The minister of the Lord sent forth to do God s own work, is then to take forth the precious character from the vile character. But how so? By tracing out the work of grace upon the heart, by shewing the operations of the Holy Ghost in quickening, delivering, reviving, encouraging, and strengthening God s people. He will also shew, in a way not to be mistaken, the other side of the picture, pointing out with all clearness, and holding up conspicuously the distinction between the life of God in the soul, and all pretension, profession, or hypocrisy that comes short of the inward light and life of God the Spirit in the heart.
II. -Again. There are precious doctrines and there are vile doctrines. These precious doctrines and these vile doctrines are apparently intermingled; and the office of the man of God, the work of the gospel minister, is to take forth the one from the other; to disentangle and separate them; to hold up what is precious to be received in the love of it, and to hold up what is vile to be rejected and turned away from with abhorrence. Now, every man of God, sent forth to preach God s word, will set forth and hold up the precious doctrines of the gospel of Christ; and every man sent forth to preach God s word will expose and denounce every vile doctrine, however it may wear the appearance of truth, however dressed up with human eloquence, however masked and disguised by the "cunning craftiness of those who lie in wait to deceive."
1. The doctrine of the glorious Trinity, Three Persons and One God, a Trinity in Unity, is a "precious" doctrine, and the foundation of all vital godliness.
2. The eternal Sonship of the Lord of life and glory -that he is the actual "Son of the Father, in truth and love;" that he is a Son by nature, and ever was a Son -is a "precious" doctrine, precious to the hearts of those who see the lovingkindness of God displayed in sending forth his only begotten Son out of his bosom to bleed and die for poor fallen man.
3. The incarnation of the Son of God, and his taking into union with himself our nature, and yet a holy, a spotless and unsinning nature, is another "precious" doctrine.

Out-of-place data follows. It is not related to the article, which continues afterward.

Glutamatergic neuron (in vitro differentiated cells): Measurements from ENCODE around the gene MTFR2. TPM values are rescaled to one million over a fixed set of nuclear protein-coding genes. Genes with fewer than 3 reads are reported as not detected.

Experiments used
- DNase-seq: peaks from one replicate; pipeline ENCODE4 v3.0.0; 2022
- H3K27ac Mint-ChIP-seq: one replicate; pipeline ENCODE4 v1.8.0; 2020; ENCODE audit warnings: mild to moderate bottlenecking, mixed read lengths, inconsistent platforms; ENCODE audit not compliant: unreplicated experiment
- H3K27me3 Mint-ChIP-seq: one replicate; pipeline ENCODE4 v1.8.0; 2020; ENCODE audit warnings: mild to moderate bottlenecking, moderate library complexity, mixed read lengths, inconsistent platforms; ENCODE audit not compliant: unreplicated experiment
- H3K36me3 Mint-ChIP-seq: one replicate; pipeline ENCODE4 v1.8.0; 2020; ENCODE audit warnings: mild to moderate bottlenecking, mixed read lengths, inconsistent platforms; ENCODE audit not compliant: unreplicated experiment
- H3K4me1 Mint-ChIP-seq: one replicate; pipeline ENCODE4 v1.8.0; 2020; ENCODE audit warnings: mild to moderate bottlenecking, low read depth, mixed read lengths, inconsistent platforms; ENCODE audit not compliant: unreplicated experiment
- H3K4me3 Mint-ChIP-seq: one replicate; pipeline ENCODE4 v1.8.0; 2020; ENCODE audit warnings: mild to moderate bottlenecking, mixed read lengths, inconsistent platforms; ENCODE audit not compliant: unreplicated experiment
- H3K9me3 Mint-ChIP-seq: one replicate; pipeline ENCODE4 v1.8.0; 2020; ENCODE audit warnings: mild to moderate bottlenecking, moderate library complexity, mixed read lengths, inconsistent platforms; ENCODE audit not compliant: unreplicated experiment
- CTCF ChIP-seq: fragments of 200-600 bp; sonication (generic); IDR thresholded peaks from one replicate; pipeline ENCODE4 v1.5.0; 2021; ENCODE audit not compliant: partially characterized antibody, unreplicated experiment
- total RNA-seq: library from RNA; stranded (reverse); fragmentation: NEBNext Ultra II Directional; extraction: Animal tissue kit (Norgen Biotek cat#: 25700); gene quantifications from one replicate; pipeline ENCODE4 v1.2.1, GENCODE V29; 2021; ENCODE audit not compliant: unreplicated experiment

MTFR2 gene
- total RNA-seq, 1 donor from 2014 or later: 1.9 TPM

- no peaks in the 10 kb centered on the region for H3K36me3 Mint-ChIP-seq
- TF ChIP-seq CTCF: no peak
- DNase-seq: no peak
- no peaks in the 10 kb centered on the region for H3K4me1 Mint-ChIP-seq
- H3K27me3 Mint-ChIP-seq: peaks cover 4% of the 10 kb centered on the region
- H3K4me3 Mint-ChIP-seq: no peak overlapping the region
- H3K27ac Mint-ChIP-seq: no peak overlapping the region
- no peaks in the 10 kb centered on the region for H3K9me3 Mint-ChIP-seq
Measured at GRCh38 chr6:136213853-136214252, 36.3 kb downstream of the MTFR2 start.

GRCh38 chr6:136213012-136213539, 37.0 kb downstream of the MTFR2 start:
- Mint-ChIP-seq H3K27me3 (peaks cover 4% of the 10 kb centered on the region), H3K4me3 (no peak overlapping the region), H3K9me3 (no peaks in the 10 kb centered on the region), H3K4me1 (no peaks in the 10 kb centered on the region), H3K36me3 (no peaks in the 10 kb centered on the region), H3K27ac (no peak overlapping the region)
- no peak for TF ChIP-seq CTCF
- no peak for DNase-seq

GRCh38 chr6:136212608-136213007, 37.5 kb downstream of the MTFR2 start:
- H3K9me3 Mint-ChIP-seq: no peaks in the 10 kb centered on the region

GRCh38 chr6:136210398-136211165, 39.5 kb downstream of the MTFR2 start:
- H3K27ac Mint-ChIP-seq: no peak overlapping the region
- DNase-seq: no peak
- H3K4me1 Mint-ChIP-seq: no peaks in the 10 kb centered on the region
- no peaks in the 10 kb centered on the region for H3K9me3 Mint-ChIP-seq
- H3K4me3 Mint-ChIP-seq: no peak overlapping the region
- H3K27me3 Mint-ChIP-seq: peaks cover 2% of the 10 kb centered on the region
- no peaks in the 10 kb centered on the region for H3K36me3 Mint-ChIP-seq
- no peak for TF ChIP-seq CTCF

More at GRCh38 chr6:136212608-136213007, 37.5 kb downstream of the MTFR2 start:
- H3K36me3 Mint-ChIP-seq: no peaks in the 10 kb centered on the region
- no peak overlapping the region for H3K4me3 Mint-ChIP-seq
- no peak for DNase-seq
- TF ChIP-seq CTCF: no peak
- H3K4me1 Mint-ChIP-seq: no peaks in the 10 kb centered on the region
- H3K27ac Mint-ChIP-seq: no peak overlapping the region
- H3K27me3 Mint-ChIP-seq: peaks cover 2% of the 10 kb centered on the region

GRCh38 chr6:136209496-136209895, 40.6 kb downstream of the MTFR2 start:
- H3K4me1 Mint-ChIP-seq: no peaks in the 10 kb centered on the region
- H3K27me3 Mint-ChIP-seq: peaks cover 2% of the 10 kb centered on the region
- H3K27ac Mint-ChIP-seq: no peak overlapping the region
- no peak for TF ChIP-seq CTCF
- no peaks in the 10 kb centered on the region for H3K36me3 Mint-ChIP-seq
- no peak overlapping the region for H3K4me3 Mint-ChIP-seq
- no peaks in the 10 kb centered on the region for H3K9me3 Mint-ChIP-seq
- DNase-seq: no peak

4. The personality and operations of God the Spirit, his work upon the soul in all its various branches, his divine teachings, his heavenly leadings, his special operations, his spiritual guidings -every part and every branch of the work of the Holy Ghost as a distinct Person in the glorious Godhead, equal with the Father and the Son, is a "precious" doctrine.
5. The redemption of God s people with atoning blood, that the Lord Jesus laid down his life for his sheep, -that he made a propitiation for their sins, -that he put away all their iniquities by his own sacrifice, -and that he is the only atonement made for sin -is a "precious" doctrine.
6. The superaboundings of grace over the aboundings of our iniquity; the reign of grace through righteousness unto eternal life; the sovereignty, freeness, and indefeasibility of grace -is a "precious" doctrine.
7. The sure perseverance of the saints till they reach the eternal mansions prepared for them before all worlds; the certainty of their attaining to their heavenly inheritance, and that they shall stand before the Lord in glory -is a "precious" doctrine.
In a word, all the doctrines of grace that are according to godliness, are precious to the man of God, and precious to the people of God.
But there are vile doctrines. There are vile Arian, vile Socinian, and vile Arminian doctrines, that detract from, that sully and tarnish the glory of free grace and the glory of a Three-One God, which elevate the creature instead of debasing, and lower the Saviour instead of exalting him. These are "vile" doctrines.
Everything that exalts the Saviour, and humbles the sinner, is "precious;" everything that puffs up the sinner, and degrades the Saviour, is "vile." Every doctrine fraught with godliness and divine fruits -every doctrine which is according to Scripture, that bears the stamp of God upon it, that is attended with the blessing of the Holy Ghost to the soul, that lays the sinner low, and exalts a precious Jesus in his heart -every such doctrine is precious. And every doctrine that feeds the pride of man, that exalts the creature, that invests him with some fancied natural self-righteousness, that deceives and deludes him into the belief that he is something in the sight of God which he is not-every such doctrine is "vile." And the man of God will take forth the precious from the vile; he will, as the Lord the Spirit enables him, shew the difference between those precious doctrines that exalt the Saviour, and those vile doctrines that exalt the sinner. He will shew the difference between those precious doctrines that give the glory to God, and those vile doctrines that take the crown from the brow of Immanuel, and place it on fallen man.
III. -Again. There are precious experiences and vile experiences. Just as the vile characters and the precious characters meet in the same chapel, and often sit in the same pew; and just as the precious doctrines and the vile doctrines are often apparently mingled together: so there are precious experiences and vile experiences. And the man of God is as much to take forth the precious experience from the vile experience, as the precious doctrine from the vile doctrine.
But what is precious experience? Everything that the Holy Spirit does in the soul, everything that springs out of his divine operation in the heart, is a precious experience: and every imitation, every delusion -everything that springs from self and Satan, however it counterfeit the work of God -is "vile." And these two things are to be distinguished; their differences are to be explained, and one is to be taken forth, separated, and discriminated from the other.